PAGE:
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Oviparous vs. Viviparous Animals - What's the Difference?

Abhijit Naik
We often come across terms oviparity (mostly in the context of birds) and viviparity (in the context of mammals), but as is normally the case with jargon, most people don't know what they mean and how they differ from each other? In this story, we will compare oviparous and viviparous animals to highlight the differences between them.

Fast Fact

The viviparous lizard (Zootoca vivipara) is unique, in the sense that, some populations of this species are viviparous in nature, while others are oviparous.
Of the five modes of reproduction in animals, which are identified on the basis of the relation between zygote and parents, the two most common are oviparity and viviparity. While oviparous animals reproduce by means of laying eggs, viviparous animals resort to live birth.
In addition to these two, there is yet another mode of reproduction which is referred to as ovoviviparity, wherein, the young one is kept in an egg within the mother's body until right before hatching. At times, ovoviviparity is considered a less-developed form of viviparity.
Oviparity is relatively more common among animals than viviparity. Most oviparous animals resort to external fertilization, wherein male and female gametes are released in the environment where they come in contact with each other and eventually lead to the formation of the zygote.
In contrast, internal fertilization is seen in all three groups. In this case, male gametes are transferred to the female's body during the process of copulation, where the fertilization takes place.

Oviparous and Viviparous Animals in Pictures

Seagull (Oviparous)
Nile crocodile (Oviparous)
Sea turtle egg (Oviparous)
Common frogs (Oviparous)
Platypus (Oviparous)
Common lizard (Viviparous)
Oceanic white-tip shark (Viviparous)
Dolphin (Viviparous)
Orangutan (Viviparous)
African elephant (Viviparous)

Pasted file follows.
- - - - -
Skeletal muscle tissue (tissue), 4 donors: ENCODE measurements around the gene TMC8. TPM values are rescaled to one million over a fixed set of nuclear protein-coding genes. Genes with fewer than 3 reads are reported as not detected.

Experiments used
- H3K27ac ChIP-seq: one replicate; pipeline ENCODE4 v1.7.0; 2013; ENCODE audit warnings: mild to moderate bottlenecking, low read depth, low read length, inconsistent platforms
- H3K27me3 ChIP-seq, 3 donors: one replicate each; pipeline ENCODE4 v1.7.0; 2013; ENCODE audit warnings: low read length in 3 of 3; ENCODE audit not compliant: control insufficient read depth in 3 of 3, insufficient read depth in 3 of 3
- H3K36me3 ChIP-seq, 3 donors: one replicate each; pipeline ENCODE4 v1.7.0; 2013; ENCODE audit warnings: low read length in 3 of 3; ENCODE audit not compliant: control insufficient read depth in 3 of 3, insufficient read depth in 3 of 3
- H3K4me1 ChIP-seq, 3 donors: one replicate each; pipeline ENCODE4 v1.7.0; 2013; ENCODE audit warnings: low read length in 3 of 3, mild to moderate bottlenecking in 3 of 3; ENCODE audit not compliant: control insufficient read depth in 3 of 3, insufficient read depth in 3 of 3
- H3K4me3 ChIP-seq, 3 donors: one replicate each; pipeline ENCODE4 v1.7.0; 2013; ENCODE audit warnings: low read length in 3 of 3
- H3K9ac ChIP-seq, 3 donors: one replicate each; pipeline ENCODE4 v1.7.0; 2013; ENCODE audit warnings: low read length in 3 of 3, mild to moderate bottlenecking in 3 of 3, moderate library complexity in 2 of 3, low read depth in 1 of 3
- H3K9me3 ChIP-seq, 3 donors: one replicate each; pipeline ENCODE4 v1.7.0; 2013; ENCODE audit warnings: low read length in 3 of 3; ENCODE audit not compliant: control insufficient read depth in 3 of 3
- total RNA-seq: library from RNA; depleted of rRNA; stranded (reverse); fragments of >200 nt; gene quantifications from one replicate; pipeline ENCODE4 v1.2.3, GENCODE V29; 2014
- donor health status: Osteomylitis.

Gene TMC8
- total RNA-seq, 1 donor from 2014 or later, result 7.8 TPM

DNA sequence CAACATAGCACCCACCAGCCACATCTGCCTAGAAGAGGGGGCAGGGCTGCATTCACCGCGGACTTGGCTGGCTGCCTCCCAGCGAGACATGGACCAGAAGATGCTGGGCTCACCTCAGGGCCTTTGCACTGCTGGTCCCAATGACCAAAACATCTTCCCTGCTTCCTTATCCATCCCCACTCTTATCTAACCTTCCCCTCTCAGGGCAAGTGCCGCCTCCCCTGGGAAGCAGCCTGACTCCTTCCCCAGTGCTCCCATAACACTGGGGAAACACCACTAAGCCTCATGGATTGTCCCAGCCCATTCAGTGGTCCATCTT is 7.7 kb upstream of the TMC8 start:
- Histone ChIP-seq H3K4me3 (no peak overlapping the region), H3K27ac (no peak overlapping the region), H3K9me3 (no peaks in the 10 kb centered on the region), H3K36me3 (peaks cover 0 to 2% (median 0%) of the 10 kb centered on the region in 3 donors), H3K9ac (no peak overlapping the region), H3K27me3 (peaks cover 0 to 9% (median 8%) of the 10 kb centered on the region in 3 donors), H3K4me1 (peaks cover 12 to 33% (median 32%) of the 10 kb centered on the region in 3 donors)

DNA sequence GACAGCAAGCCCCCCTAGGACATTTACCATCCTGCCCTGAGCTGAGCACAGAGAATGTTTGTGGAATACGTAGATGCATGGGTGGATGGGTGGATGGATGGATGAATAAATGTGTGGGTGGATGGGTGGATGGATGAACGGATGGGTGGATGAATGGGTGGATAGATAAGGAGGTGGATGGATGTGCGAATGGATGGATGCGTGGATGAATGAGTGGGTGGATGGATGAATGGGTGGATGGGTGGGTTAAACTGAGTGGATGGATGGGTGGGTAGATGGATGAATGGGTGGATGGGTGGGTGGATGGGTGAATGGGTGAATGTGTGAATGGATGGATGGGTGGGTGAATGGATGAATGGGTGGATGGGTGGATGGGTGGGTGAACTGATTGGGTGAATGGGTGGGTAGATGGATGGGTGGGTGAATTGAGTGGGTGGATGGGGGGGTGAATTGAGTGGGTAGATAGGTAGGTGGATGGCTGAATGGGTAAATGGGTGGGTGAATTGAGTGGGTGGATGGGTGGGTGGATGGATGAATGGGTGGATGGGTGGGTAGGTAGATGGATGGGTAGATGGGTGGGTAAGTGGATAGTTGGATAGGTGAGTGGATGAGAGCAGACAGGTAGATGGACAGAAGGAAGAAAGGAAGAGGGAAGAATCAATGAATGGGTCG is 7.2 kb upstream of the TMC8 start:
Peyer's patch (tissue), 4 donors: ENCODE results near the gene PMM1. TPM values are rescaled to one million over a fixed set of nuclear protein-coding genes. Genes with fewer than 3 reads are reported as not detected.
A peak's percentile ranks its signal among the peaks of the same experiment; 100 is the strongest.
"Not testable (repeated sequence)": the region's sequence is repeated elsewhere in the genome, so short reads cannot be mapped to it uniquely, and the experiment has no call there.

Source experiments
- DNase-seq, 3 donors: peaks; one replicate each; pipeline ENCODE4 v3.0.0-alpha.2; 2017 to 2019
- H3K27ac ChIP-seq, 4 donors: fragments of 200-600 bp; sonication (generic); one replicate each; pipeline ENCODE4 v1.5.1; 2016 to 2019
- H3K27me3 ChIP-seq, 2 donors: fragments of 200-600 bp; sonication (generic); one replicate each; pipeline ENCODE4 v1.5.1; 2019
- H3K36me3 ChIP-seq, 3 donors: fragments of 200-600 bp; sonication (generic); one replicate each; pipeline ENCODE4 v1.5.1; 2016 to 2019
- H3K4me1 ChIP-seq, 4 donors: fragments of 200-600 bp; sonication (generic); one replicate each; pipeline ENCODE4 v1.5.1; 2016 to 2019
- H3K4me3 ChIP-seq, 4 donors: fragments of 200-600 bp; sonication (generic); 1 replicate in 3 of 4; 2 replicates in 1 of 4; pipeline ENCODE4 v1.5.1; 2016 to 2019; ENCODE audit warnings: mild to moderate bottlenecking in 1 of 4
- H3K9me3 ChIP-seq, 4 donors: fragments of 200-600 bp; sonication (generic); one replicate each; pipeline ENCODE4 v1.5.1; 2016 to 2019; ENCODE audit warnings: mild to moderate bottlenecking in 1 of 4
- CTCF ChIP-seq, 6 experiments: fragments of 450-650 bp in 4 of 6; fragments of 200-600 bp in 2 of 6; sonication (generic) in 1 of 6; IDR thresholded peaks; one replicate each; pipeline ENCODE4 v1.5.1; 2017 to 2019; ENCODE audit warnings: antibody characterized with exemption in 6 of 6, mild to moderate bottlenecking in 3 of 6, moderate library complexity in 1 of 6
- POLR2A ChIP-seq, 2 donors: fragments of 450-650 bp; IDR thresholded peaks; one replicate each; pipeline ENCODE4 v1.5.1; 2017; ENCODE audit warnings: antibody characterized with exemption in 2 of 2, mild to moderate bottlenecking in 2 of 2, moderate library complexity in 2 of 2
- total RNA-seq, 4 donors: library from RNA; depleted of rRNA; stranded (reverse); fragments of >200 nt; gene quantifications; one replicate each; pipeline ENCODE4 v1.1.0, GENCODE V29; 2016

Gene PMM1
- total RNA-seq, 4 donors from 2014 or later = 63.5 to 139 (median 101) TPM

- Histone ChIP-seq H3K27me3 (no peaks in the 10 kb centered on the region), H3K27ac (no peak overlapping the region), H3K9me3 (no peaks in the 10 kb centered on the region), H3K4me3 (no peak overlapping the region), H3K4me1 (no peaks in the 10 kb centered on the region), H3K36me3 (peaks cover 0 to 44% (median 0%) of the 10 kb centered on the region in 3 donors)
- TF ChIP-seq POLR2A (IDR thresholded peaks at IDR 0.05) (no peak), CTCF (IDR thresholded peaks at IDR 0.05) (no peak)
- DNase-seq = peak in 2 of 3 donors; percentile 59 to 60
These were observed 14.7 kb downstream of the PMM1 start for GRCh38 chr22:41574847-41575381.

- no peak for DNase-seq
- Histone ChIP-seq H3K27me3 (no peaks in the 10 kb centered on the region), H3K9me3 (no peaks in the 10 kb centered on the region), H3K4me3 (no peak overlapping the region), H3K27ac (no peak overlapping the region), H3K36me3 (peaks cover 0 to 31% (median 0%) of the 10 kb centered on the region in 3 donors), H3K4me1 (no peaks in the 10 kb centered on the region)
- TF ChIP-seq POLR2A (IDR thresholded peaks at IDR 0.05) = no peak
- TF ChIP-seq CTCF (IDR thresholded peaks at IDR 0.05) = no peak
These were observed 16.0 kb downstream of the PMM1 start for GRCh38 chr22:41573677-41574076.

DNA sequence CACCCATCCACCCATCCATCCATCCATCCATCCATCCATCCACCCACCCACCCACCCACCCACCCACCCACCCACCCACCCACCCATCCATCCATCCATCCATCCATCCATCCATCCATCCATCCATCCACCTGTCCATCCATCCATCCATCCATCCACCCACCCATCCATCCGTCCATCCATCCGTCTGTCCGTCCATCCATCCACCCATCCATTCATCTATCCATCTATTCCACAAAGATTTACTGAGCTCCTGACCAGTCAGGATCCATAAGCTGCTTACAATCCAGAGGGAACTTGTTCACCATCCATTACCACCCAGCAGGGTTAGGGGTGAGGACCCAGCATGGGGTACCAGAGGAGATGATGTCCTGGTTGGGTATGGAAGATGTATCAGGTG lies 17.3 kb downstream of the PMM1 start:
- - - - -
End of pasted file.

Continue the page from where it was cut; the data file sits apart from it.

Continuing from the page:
Do Oviparous Mammals Exist?

Only five extant mammals are known to be oviparous in nature, namely the platypus (Ornithorhynchus anatinus), western long-beaked echidna (Zaglossus bruijni), Sir David's long-beaked echidna (Zaglossus attenboroughi), eastern long-beaked echidna (Zaglossus bartoni), and the short-beaked echidna (Tachyglossus aculeatus). These species are clubbed together as monotremes.

Oviparous Vs. Viviparous Animals

Oviparous Animals

» Oviparous animals lay eggs.

» When it comes to oviparity, the development of zygote―the earliest developmental stage of the embryo―takes place outside the female's body.

» In oviparity, the chances of survival are less, despite the fact that the female makes every attempt to find a safe environment to lay eggs, and the eggs are covered with a hard shell to protect the developing embryo.
» All birds, most reptiles, and even some mammals are oviparous in nature.

» Oviparity is restricted to animals.

Viviparous Animals

» Viviparous animals give live birth.

» In the case of viviparity, the development of zygote takes place inside the female's body.

» In viviparity, the chances of survival are relatively better―at least until birth―as the mother's body creates a shield for the developing embryo, and protects it from both, predation and harsh environment.
» Almost all mammals―except the five egg-laying species―and some reptiles and fish are viviparous in nature.

» Viviparity is seen in both, plants and animals.

Are Sharks Oviparous or Viviparous?

While species like the bull shark (Carcharhinus leucas), lemon shark (Negaprion brevirostris), mako shark (Isurus oxyrinchus), etc., are oviparous in nature, species like oceanic whitetip shark (Carcharhinus longimanus), zebra shark (Stegostoma fasciatum), and swellshark (Cephaloscyllium ventriosum) are viviparous.
Oviparous sharks deposit their eggs in the ocean. These eggs eventually hatch to produce young ones―that's if they survive predators. Viviparous sharks, on the other hand, give birth to live young.
Like mentioned earlier, viviparity is seen in animals as well as plants. In viviparous plants, the germination of seeds occurs inside the tree. These seeds eventually detach from the mother plant and fall to the ground, where they go on to develop into adult trees.